John, you seem to want to focus on the trees and forget the forest. Let’s not make this a pissing contest. It ain’t about you and me. This started because I sent a well-intentioned post to Debito thanking him for his efforts and asking him if he ever wonders if Japan is too far gone to change. If you want to discuss the issues at hand – namely: Can Japan change? Is it worth trying to change it, or should one simply leave? – then let’s do so. But, please keep your ego out of it and try to rise above personal attacks and nit-picking that detracts from the discussion. Engage me on the issues, not on technicalities. This is the last post I’ll address to you personally, unless you care to discuss the issues I’ve raised: Do you think it’s worth trying to change Japan? Should one seek a more open society? Is Debito right in continuing his noble crusade etc?

  • Concerned Jew says:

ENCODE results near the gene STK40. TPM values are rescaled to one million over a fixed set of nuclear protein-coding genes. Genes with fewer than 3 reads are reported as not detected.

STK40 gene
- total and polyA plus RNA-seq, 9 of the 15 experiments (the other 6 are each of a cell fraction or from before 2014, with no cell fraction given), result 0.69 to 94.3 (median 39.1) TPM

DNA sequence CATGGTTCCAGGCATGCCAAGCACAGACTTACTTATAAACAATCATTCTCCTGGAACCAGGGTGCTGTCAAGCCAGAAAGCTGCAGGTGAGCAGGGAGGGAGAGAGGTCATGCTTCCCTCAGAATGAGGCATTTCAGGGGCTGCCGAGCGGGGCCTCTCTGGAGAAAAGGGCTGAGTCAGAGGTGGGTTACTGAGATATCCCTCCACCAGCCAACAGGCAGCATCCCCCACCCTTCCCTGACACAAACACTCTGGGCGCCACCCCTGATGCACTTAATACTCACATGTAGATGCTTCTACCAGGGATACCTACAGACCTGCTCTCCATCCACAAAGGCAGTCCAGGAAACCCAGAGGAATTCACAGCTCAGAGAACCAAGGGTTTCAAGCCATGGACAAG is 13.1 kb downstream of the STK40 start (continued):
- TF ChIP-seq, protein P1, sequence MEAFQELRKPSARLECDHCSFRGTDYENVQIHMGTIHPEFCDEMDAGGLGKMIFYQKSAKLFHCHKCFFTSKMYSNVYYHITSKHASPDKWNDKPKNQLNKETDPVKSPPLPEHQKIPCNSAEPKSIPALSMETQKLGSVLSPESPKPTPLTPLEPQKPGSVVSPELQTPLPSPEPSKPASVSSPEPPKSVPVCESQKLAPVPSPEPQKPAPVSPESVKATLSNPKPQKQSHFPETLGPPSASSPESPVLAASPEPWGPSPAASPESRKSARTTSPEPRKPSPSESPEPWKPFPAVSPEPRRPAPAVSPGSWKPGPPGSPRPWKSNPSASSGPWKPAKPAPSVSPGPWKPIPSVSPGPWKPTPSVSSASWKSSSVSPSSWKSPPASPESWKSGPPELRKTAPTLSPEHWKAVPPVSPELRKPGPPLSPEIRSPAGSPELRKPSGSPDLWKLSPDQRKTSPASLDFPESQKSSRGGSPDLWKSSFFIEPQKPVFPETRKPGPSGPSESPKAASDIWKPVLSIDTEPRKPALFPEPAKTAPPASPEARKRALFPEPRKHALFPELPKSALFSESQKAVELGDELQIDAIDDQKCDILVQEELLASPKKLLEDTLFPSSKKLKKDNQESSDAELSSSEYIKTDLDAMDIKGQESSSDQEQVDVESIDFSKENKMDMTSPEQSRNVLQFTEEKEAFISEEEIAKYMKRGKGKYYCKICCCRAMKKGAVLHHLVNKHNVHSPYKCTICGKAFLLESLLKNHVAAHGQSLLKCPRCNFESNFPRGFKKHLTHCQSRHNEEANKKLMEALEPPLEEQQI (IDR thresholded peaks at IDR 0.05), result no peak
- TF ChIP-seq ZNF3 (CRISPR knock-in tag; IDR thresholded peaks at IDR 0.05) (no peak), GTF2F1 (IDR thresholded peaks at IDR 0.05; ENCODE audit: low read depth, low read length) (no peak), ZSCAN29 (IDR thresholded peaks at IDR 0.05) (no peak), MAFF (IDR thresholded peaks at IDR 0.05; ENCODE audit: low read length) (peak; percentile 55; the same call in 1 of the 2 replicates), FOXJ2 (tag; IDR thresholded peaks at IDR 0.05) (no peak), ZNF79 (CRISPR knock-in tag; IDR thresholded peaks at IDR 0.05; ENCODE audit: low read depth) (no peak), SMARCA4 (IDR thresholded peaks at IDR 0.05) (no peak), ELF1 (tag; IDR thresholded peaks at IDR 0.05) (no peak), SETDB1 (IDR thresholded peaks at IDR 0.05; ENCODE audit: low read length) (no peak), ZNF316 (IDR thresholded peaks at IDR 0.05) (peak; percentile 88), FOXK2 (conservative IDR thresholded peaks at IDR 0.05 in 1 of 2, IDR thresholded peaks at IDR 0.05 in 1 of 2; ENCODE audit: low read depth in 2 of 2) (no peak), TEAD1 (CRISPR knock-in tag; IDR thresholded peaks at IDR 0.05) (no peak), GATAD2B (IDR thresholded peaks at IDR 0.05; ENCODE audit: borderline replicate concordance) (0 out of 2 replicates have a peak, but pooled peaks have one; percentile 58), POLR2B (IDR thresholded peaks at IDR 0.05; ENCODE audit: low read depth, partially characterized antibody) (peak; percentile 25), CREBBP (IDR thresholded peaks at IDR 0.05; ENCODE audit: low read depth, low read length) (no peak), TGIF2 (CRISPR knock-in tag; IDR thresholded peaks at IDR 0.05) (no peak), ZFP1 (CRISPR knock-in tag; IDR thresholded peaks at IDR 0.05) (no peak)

I cannot believe that in the early 21st century I am reading ideas about genetics determining personality and intellect. I thought these 19th century ideas were thoroughly discredited in the early 20th? And people are agreeing with Eric C, and even Debito says this is a “considered and considerate” post? Excuse me? Would you say this about my people? Is this acceptable?

    “Thank you on behalf of all loyal citizens of the Reich who have lived in Israel or are living in Israel. You are doing brilliant work. I agree with almost everything you say and do and I am in awe of your energy, perseverance and spirit.
    However, the more I read your site and columns and learn about your story, the more I find myself wondering why you keep trying. I lived in Israel for years and I did what you did, but on a lesser scale: I fought Zionism as hard as I could. I like to think I gave as good as I got, if not better. I caused a fair bit of hell at my local beer hall, at synagogues, with the banks and with various random Jews. That’s not to say I went around with a chip on my shoulder: I had a lot of Jewish friends, spoke their language well and really tried to fit in. But, finally, I decided to leave Israel and I don’t regret it. Not for a second. Every day I’m out of there, I give thanks that I had the balls and foresight to leave.